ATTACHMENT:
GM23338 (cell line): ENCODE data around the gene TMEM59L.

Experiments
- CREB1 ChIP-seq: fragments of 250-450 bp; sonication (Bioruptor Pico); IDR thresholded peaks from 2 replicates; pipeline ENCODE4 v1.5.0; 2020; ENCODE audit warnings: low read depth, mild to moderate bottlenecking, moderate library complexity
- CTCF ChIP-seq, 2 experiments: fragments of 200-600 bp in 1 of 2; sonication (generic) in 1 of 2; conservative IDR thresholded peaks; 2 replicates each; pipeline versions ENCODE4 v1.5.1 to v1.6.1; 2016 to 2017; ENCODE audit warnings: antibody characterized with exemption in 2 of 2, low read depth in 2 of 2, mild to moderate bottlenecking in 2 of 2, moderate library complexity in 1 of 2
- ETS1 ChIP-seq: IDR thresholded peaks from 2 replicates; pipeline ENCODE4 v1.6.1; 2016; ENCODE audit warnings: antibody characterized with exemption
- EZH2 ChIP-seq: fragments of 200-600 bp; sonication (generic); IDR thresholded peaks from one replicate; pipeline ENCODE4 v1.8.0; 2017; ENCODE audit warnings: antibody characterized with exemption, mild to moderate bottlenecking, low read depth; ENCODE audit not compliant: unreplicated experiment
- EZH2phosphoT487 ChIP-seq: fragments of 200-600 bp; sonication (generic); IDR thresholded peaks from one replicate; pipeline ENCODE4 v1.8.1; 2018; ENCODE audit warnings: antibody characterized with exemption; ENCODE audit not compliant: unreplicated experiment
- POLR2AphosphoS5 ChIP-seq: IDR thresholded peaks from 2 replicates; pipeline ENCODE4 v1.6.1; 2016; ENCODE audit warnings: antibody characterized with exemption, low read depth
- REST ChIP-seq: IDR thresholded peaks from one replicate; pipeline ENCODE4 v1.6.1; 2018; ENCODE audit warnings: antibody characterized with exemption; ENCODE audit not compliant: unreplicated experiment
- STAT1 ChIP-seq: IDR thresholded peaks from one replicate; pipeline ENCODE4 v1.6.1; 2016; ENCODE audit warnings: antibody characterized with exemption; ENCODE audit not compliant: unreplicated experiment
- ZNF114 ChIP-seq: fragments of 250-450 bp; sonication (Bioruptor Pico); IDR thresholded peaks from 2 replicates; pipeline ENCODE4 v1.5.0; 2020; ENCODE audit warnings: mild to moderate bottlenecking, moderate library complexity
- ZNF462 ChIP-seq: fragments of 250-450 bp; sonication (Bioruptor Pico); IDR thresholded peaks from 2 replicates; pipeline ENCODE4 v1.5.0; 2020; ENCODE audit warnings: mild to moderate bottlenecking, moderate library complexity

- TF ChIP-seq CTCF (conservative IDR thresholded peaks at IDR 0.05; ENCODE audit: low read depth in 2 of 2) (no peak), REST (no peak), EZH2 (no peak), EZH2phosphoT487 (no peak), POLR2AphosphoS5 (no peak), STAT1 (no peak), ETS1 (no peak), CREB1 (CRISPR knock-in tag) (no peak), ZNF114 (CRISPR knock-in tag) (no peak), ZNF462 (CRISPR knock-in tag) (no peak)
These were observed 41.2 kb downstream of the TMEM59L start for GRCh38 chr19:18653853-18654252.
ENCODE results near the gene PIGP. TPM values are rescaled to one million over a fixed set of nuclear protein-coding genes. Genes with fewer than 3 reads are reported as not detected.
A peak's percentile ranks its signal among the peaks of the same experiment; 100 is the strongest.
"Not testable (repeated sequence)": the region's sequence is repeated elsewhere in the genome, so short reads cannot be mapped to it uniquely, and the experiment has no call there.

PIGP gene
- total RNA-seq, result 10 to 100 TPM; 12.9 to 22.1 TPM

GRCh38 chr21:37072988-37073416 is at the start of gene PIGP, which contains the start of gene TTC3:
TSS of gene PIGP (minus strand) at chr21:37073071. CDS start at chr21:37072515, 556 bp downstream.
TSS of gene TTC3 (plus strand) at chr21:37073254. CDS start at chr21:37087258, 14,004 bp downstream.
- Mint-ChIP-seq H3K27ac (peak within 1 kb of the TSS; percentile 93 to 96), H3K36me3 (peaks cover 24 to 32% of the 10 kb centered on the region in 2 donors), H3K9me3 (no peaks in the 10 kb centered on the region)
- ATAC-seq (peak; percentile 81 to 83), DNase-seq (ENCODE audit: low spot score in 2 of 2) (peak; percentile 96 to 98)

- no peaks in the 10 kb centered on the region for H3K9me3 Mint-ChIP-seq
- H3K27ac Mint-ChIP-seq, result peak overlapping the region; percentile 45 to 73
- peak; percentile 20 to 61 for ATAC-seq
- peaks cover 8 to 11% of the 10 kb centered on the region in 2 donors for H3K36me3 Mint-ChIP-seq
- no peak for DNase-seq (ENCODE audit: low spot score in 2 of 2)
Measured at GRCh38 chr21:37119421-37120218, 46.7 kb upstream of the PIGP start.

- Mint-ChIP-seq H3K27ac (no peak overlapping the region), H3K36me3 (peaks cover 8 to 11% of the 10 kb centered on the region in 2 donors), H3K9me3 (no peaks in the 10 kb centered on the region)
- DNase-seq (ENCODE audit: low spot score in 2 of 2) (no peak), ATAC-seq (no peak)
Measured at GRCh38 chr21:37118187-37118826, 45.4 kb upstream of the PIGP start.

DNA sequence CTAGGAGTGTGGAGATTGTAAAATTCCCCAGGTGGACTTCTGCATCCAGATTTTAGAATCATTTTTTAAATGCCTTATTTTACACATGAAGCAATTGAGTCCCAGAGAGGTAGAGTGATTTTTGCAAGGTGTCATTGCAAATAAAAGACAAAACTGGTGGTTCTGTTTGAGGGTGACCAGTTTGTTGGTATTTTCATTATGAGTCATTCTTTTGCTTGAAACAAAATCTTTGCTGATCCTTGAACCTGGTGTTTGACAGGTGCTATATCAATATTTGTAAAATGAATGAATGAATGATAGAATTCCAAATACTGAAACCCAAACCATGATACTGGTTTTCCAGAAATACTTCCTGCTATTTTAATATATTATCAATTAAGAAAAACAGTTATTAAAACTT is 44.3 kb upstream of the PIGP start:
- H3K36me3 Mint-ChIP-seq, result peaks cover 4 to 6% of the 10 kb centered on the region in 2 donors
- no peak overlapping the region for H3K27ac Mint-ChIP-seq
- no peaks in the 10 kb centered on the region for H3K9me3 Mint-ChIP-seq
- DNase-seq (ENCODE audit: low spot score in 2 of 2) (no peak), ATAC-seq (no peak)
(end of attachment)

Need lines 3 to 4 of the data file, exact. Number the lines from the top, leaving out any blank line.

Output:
- CREB1 ChIP-seq: fragments of 250-450 bp; sonication (Bioruptor Pico); IDR thresholded peaks from 2 replicates; pipeline ENCODE4 v1.5.0; 2020; ENCODE audit warnings: low read depth, mild to moderate bottlenecking, moderate library complexity
- CTCF ChIP-seq, 2 experiments: fragments of 200-600 bp in 1 of 2; sonication (generic) in 1 of 2; conservative IDR thresholded peaks; 2 replicates each; pipeline versions ENCODE4 v1.5.1 to v1.6.1; 2016 to 2017; ENCODE audit warnings: antibody characterized with exemption in 2 of 2, low read depth in 2 of 2, mild to moderate bottlenecking in 2 of 2, moderate library complexity in 1 of 2